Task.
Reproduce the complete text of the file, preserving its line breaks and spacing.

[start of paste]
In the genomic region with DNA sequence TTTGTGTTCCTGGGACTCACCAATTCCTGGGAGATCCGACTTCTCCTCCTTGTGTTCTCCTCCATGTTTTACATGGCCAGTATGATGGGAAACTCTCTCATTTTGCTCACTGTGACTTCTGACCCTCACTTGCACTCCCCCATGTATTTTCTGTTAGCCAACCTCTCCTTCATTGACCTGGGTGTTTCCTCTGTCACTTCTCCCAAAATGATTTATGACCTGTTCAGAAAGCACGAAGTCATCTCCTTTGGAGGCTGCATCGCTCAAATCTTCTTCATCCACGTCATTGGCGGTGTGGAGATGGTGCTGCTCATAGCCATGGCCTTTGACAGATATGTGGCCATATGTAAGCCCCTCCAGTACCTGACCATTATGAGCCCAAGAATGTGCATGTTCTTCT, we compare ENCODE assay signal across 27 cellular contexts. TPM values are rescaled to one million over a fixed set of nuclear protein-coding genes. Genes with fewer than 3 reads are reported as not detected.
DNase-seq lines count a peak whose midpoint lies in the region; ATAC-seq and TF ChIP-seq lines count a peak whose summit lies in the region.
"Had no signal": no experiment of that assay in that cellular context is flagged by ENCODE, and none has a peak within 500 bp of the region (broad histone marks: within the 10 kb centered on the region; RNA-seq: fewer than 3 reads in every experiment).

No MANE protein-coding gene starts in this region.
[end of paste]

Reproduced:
In the genomic region with DNA sequence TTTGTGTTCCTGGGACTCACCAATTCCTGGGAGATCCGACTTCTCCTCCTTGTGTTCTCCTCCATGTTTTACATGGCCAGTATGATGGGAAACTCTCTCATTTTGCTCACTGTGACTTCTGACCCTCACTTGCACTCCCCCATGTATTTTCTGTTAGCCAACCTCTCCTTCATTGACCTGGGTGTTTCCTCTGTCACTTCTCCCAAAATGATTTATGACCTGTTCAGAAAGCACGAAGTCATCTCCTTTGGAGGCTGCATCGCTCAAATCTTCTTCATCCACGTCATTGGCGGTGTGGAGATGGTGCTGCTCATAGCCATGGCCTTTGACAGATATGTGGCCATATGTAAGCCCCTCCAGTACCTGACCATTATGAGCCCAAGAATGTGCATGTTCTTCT, we compare ENCODE assay signal across 27 cellular contexts. TPM values are rescaled to one million over a fixed set of nuclear protein-coding genes. Genes with fewer than 3 reads are reported as not detected.
DNase-seq lines count a peak whose midpoint lies in the region; ATAC-seq and TF ChIP-seq lines count a peak whose summit lies in the region.
"Had no signal": no experiment of that assay in that cellular context is flagged by ENCODE, and none has a peak within 500 bp of the region (broad histone marks: within the 10 kb centered on the region; RNA-seq: fewer than 3 reads in every experiment).

No MANE protein-coding gene starts in this region.